Procter & Gamble has been working closely with Dassault Systèmes in developing ways to use 3D and PLM methods in the consumer packaged goods industry.
This week Dassault Systèmes introduces Perfect Shelf, a new 3D design and simulation product for retail product delivery. The software models store shelves and the individual products, giving consumer packaged goods (CPG) manufacturers and retailers digital tools for planning and evaluating the retail experience.
Dassault worked closely with CPG giant Procter & Gamble on the creation of Perfect Shelf. At Dassault’s annual customer conference in 2010, P&G announced a commitment to Dassault Systèmes as a “key strategic partner” and shared in a keynote its ambitions to become an “all digital” manufacturer. Perfect Shelf is the first product to come to market as a result of their collaboration. P&G CEO Bob McDonald says digitization is an overall corporate strategy, including “digitizing innovation” by taking advantage of prototyping, modeling, simulation, and other existing technologies.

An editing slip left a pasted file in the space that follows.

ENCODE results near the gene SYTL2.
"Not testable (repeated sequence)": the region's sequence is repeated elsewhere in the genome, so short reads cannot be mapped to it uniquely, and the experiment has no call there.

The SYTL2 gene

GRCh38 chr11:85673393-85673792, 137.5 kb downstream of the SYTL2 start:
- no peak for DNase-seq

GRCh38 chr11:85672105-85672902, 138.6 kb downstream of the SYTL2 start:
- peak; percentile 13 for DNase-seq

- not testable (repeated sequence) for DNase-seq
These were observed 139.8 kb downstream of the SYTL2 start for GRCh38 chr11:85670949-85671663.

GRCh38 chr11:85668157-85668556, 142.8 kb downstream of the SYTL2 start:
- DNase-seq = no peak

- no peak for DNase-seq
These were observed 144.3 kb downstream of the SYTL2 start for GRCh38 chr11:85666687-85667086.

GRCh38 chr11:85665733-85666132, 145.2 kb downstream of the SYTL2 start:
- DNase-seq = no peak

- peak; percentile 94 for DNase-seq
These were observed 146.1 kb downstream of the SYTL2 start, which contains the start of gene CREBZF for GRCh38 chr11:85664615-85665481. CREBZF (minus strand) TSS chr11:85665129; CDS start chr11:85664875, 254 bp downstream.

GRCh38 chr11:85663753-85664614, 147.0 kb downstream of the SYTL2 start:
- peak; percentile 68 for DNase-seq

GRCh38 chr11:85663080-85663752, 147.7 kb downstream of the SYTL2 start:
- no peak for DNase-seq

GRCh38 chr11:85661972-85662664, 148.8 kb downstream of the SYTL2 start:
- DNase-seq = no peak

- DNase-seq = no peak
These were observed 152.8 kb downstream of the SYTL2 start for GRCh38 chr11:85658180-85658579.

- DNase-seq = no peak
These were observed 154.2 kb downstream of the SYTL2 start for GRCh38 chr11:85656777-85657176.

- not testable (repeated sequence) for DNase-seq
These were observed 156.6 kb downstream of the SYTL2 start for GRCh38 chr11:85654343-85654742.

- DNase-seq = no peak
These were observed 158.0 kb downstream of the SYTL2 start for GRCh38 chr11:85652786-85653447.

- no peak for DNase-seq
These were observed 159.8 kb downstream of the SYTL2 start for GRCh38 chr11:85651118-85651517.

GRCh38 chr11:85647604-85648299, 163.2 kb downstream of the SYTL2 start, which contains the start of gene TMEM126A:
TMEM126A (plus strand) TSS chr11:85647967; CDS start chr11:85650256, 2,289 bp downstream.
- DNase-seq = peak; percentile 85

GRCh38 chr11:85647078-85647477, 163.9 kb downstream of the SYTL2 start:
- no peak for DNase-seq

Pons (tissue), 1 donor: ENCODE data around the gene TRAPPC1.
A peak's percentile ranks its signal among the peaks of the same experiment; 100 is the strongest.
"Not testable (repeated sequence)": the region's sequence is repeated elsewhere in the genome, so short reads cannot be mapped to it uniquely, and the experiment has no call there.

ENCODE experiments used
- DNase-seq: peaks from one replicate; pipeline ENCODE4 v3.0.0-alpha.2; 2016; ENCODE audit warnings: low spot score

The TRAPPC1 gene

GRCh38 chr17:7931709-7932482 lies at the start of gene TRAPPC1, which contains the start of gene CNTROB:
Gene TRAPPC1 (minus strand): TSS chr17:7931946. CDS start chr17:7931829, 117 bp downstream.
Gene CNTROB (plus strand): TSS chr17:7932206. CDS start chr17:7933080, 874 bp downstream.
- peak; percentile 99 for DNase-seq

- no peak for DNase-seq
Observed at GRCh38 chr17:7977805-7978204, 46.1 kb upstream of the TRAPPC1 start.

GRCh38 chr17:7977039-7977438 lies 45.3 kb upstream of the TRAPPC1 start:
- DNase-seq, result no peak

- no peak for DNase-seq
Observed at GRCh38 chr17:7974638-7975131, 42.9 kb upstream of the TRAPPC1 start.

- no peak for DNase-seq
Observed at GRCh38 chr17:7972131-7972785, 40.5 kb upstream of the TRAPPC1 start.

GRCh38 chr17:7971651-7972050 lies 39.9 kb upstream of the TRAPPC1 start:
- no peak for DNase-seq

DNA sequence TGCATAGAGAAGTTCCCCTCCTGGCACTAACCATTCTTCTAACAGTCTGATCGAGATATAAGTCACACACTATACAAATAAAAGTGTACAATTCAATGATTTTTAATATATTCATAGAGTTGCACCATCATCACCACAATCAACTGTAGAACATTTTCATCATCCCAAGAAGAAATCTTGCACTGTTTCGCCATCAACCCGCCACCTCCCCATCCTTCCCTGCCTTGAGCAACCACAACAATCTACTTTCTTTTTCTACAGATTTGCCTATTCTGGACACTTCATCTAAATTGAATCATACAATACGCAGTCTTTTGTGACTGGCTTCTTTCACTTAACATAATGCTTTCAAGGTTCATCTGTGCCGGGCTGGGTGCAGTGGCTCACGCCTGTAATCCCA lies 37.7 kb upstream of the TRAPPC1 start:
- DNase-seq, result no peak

Product shelving quality is the critical nexus in CPG. A new product might be great, but if it can’t reach out to the consumer at the point of sale, all the time and spent on R&D and marketing fall short. Perfect Shelf uses Dassault’s expertise in 3D visualization to provide a realistic view to plan and study the retail experience, right down to where each product sits and the potential impact of shelf placement. 3D modeling, realistic rendering and lighting, and other technologies usually associated with product development, are being applied in Perfect Shelf.
Dassault says Perfect Shelf will be useful in Category Management and Space Planning for tasks including new packaging introduction, category assessment, consumer decision trees, in-context assortments review, adjacencies, sales materials, and in guiding staff to stock the shelves as planned.
Perfect Shelf addresses the intuitive side of product development, in which decisions are not made with the engineer’s analytical abilities but with the marketer’s skill of mixing retail dynamics with aesthetics. This is a long-overdue example of using CAD/PLM technologies in a wider context. The market is huge and completely untapped; Dassault Systèmes would seem to have a head start on its competitors best measured in years.